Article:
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SCI/TECH: Is The World's Oil Running Out?

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posted on Jun, 9 2004 @ 12:05 AM
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Well, I've read estimates of our world oil supply running out as soon as 2010, or as late as 2100. So which extreme is it? Or is it somewhere in the middle?




posted on Jun, 9 2004 @ 12:11 AM
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Originally posted by ThunderCloud
First of all, the Earth's crust is 50 miles thick; our deepest drills can barely go more than a mile deep.


According to the Energy Information Administration, the average Oil Well depth in the US in 2001 was 1.8 miles.
In 2002 the average depth was 2.5 miles.

EIA.DOE.gov

The fact that they're having to go so deep shows there is a problem finding easily accessible resources.



posted on Jun, 9 2004 @ 08:54 AM
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Originally posted by ThunderCloud
No, we're not running out of oil.

First of all, the Earth's crust is 50 miles thick; our deepest drills can barely go more than a mile deep.



Whether or not the depth of our deepest drills is accurate or not, there is only a certain window of depth that oil can be found. The rocks that oil comes from have to pass through that depth. If they don't get deep enough, you get coal. If they get too deep, the complex hydrocarbon molecules crack apart, and you don't have oil anymore. Our drills can easily get through this layer. We know that there cannot be any oil deeper than our drills can go, because the heat and pressure crack the molecules. So, then, we can consider the depth of the oil irrelevant. That, coupled with the fact that oil is non-renewable, (It was previously stated correctly that yes, we can synthesize oil, but it takes more energy than it produces.) means that we started running out the minute we first struck oil. As I stated in my previous post, it isn't that we are going to run completely out of oil. It's that the oil that's in the ground will become increasingly expensive and difficult to extract, and, by the economic laws of supply and demand, that will cause the price of oil, gas, plastics, food, and anything else that requires petroleum in any way to skyrocket. (Before you ask, modern agriculture is extremely dependant on oil for transportation, fertilizers and pesticides. So, yes, food gets more expensive, too)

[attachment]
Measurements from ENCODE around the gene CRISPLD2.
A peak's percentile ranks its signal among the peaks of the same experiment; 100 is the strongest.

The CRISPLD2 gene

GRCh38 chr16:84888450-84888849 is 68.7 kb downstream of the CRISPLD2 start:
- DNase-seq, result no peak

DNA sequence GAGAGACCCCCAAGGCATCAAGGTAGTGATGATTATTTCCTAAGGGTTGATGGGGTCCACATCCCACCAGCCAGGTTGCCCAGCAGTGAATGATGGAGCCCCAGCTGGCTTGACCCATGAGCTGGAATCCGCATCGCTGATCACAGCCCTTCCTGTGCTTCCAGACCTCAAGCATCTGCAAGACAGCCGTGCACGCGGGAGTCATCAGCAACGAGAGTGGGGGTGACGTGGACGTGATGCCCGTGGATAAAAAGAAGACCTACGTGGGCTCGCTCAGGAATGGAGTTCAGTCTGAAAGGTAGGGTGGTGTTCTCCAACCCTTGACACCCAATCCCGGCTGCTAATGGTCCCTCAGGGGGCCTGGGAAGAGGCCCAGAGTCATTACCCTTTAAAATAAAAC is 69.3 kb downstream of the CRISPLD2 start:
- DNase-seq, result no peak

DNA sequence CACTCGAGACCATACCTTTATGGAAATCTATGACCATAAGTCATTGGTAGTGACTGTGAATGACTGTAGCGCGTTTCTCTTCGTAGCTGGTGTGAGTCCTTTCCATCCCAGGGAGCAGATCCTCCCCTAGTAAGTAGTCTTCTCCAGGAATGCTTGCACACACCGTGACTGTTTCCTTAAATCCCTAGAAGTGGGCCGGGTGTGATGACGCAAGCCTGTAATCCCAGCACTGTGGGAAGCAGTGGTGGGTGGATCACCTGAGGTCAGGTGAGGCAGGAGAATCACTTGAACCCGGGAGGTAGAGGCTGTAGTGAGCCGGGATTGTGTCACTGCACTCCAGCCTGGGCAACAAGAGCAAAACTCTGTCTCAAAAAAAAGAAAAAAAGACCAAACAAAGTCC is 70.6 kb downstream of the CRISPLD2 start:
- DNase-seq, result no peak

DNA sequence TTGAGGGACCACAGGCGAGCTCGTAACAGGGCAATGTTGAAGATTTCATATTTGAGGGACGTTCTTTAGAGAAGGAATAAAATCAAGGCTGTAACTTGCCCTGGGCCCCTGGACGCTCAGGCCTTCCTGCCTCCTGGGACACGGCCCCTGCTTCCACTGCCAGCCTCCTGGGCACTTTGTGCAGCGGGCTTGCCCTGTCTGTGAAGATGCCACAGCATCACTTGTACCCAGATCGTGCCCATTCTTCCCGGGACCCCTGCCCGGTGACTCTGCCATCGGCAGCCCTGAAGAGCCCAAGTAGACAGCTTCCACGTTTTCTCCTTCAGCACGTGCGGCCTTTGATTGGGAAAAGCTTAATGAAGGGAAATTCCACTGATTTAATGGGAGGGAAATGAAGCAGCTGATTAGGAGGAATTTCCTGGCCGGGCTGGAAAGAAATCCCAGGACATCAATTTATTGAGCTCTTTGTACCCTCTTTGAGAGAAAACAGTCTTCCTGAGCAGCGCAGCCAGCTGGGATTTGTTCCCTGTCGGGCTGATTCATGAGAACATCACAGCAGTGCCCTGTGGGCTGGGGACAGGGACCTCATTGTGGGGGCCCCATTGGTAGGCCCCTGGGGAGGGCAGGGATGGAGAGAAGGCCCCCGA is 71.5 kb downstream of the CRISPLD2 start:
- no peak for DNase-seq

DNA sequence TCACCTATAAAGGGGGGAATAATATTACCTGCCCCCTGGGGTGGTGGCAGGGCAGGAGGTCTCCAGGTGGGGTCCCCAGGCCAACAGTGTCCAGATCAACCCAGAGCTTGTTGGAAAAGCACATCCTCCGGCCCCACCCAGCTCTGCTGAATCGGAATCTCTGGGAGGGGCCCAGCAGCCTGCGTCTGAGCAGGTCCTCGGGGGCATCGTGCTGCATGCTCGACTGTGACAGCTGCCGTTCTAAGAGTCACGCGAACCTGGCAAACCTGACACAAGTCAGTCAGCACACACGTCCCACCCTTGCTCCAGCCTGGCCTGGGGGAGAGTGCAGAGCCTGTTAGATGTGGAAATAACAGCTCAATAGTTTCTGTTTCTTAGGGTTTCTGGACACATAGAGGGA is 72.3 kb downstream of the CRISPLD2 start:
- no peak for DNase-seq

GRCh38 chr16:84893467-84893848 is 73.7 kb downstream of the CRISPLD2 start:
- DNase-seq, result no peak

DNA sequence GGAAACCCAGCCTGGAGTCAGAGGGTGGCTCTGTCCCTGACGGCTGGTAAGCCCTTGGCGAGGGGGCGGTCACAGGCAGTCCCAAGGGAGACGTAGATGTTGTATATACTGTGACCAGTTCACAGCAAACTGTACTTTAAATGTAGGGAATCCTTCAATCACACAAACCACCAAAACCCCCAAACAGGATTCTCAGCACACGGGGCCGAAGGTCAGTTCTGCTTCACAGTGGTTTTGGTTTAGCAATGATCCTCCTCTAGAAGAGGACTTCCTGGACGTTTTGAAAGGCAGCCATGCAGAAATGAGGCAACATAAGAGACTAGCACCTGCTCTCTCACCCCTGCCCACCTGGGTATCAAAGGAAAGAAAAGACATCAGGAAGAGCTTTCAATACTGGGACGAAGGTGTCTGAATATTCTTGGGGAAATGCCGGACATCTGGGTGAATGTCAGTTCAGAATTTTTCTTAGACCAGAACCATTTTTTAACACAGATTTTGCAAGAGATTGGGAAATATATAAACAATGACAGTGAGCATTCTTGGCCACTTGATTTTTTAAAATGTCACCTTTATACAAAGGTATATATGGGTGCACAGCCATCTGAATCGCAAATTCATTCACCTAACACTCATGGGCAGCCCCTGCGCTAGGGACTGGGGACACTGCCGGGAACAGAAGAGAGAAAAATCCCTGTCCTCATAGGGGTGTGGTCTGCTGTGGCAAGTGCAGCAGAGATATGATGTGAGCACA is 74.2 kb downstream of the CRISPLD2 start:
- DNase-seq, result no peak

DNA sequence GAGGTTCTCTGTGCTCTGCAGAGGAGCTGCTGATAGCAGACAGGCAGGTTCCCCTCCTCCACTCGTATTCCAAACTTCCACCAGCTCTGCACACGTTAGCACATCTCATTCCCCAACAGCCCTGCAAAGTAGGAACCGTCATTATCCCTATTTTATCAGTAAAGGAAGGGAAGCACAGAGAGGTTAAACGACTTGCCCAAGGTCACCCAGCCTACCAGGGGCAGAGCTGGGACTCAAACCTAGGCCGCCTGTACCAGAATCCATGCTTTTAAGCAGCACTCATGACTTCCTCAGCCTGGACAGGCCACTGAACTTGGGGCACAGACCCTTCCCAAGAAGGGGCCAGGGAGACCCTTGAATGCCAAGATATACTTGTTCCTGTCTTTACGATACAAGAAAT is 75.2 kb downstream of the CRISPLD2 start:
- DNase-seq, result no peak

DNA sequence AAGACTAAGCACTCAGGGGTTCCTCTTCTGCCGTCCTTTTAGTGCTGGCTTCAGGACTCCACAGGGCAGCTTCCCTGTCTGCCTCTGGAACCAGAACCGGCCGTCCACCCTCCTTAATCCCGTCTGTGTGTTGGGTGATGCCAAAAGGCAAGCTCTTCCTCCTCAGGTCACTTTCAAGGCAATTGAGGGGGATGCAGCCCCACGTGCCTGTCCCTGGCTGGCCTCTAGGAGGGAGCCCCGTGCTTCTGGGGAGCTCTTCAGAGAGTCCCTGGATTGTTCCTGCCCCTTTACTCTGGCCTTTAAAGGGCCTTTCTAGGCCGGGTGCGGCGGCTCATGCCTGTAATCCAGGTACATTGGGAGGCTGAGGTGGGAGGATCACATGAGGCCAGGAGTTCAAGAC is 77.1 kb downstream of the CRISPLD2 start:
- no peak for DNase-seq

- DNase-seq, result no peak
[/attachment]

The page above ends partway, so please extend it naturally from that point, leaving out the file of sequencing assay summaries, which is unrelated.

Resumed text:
So, then, it's cheap oil that's going away. And soon. The Saudi figures are highly suspect, when you consider OPEC's quota system. And the concept of "Proven Reserves" is also iffy at best.

But don't believe me. Check it out for yourself. Check your sources. I'd recommend anything from Matt Simmons, Kenneth Deffeyes, or Colin Campbell.

It's good reading, and ya might learn something. Good luck.



posted on Jun, 11 2004 @ 01:36 PM
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It is obvious oil is running out, ofcoarse it depends what oil you are talking about

We need to start sticking ot new energy sources.



posted on Jun, 11 2004 @ 02:16 PM
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If nuclear power becomes cheap enough (say if they ever get efficient fusion plants going, a goal to which they're getting closer recently), then even if it takes more energy input for the artificial petrol reaction than is yielded from the petrol, it could still be cost-effective.

Can anyone give an overview of the process and its costs (energy and $)?



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